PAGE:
The normally bustling beaches of Huntington Beach, which welcome tourists with a “Surf City USA” sign, sat empty on Monday.
And a little further south, teams in white hazmat suits work to protect the delicate wetland ecosystem near the mouth of the Santa Ana River—a vital habitat for migratory birds that are wrapped in shimmering oil ribbons.
The breach, widely reported on Saturday, occurred about five miles from Huntington Beach in Orange County, equivalent to an estimated 3,000 barrels – or 126,000 gallons – of post-production crude, local officials said.
And while the reason is being probed, questions are also being raised about the timeline of the notification.
According to documents reviewed by Granthshala, California officials were notified of reports of an oil sheen at the site of the pipeline spill, more than 12 hours before the line’s operator, Amplify Energy Corp., told state and federal officials. It was informed. .
But in an interview with Granthshala on Monday, Amplify CEO Martin Wilser said company personnel detected a flare on Friday night, not Saturday morning. Wilser said there are equipment to detect the leak without looking at the oil spill, but there were no reports of a possible leak in the line before Saturday.
Captain Rebecca Ore, commanding officer for the US Coast Guard Sector Los Angeles-Long Beach, said the spill, which stretches from Huntington Beach to Laguna Beach, is likely to move south based on wind and currents.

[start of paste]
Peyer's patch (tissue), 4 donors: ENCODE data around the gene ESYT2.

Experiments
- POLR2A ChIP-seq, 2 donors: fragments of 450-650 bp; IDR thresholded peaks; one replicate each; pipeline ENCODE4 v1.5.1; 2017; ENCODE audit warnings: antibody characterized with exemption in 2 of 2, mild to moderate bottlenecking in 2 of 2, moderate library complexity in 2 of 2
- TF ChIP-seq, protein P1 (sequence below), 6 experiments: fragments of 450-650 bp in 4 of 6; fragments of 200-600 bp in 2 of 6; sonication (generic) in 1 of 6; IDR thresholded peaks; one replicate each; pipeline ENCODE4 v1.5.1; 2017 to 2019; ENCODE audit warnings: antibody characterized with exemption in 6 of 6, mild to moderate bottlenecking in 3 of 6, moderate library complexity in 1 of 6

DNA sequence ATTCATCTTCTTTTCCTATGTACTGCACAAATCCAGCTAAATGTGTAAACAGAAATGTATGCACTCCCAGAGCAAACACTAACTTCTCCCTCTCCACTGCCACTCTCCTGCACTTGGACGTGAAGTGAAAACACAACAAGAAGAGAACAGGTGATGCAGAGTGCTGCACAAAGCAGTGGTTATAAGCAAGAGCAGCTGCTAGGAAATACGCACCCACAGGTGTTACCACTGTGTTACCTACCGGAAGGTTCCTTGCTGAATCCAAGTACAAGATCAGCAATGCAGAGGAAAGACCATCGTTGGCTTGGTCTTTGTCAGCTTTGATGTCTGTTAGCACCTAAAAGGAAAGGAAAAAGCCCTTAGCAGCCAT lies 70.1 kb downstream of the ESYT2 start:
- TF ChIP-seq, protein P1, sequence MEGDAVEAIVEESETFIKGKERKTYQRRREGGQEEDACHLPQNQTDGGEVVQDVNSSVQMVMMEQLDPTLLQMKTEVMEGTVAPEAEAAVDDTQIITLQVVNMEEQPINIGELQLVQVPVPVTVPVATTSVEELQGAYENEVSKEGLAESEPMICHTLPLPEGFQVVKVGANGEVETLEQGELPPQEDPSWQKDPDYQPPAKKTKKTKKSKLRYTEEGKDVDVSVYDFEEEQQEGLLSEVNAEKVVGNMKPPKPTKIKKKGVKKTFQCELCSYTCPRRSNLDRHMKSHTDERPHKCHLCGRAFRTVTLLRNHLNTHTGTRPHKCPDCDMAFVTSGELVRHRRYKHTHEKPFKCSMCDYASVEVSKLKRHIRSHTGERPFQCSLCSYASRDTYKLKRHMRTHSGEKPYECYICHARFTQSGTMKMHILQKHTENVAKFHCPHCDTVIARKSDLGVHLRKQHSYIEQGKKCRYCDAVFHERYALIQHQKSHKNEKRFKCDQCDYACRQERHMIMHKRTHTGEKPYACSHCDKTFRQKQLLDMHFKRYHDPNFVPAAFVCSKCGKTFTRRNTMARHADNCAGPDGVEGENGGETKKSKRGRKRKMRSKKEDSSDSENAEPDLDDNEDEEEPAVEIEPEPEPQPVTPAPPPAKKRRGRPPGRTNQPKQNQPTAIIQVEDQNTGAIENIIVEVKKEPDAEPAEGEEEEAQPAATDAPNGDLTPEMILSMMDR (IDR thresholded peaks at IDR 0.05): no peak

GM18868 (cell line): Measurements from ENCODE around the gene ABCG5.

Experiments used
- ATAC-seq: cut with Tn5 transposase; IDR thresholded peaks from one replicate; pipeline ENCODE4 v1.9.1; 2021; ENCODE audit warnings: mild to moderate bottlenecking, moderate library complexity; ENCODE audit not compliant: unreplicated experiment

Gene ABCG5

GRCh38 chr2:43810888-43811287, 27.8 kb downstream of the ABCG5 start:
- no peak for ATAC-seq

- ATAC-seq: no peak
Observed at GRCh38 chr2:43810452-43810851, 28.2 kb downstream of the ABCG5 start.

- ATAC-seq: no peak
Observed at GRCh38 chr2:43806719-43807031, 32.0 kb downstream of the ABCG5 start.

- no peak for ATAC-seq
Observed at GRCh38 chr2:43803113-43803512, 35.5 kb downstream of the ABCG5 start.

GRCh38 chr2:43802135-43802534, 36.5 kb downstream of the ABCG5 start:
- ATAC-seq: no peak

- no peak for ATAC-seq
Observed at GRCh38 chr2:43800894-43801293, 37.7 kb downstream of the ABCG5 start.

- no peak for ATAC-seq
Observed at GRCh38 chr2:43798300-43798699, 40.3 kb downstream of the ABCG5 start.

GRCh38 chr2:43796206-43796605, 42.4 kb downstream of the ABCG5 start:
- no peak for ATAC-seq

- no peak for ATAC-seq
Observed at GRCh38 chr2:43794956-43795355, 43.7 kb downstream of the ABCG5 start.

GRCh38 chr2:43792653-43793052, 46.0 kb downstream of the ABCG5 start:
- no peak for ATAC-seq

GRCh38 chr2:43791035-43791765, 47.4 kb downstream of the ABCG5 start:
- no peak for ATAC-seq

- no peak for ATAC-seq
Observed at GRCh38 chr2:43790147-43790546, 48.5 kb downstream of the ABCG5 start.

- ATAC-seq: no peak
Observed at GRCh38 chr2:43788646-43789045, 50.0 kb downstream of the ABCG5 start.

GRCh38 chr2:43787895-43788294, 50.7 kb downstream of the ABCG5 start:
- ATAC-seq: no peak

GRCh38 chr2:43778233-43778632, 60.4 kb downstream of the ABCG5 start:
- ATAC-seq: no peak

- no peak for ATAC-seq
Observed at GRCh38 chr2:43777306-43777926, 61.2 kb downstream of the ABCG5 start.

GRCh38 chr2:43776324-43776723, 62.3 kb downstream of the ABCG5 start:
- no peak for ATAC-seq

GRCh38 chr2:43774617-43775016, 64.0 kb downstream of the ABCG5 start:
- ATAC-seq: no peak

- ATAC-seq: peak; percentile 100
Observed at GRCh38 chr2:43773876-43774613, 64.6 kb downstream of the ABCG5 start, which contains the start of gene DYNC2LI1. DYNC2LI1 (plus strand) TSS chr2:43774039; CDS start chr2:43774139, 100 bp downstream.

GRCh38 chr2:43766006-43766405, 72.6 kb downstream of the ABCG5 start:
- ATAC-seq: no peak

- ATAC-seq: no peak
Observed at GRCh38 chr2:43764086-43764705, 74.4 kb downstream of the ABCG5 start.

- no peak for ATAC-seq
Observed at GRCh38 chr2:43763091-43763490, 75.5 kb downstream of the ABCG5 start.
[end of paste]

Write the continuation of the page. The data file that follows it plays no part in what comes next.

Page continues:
Ore said on Monday that efforts to respond to the spill had doubled since Sunday afternoon.
“It has devastated our California coast in Orange County, and it is having a tremendous impact on our ecological preservation as well as our economics,” Foley told Granthshala. “We need answers and the public deserves answers.”
Oiled Wildlife Care Network (OWCN) director Michael Zicardi said at a news conference on Monday that it was unknown how many animals were killed in the spill.
“I had serious concerns about this effect,” he said. However, a preliminary assessment suggests that the number of birds that were feared was small.
So far, the OWCN has caught four birds, including a pelican, which had to be euthanized, he said.
“As California continues to lead the nation in phasing out fossil fuels and combating the climate crisis, this event serves as a reminder of the huge cost fossil fuels are taking on our communities,” Newsom said Monday. “Destructive offshore drilling practices sacrifice our public health, the economy and our environment.”
The reason for the leak is not yet known. Wilser said on Monday the company had isolated a specific location along the pipeline that could be responsible.
“We are still doing assessments to try and locate the source,” California Department of Fish and Wildlife spokesman Eric Laughlin said at a news conference on Sunday. “It doesn’t look like there’s any further fuel leaking, but we’re still working on identifying it.”
Coast Guard Captain Ore said officials are investigating whether oil may have leaked from the ship’s anchorage.
“These ships are anchored and awaiting entry into several San Pedro Bay port complexes – the ports of Los Angeles and Long Beach – and during transit it is likely that they will transit on a pipeline,” Ore said on Monday. said .
The agency told Granthshala that the Federal Bureau of Security and Environmental Enforcement was assisting with the Coast Guard-led response to the oil spill. Its role was to assist in “identifying the location and source of any spill and providing technical assistance to the Integrated Command in preventing spillage”, it said in a statement on Sunday.
Granthshala’s Joe Sutton, Susannah Cullinan, Eric Levenson, Amir Vera, Alta Spell, Stella Chan, Claudia Dominguez, Chris Isidore, Cheri Mossberg and Sonnet Swier contributed to this report.
Credit : www.cnn.com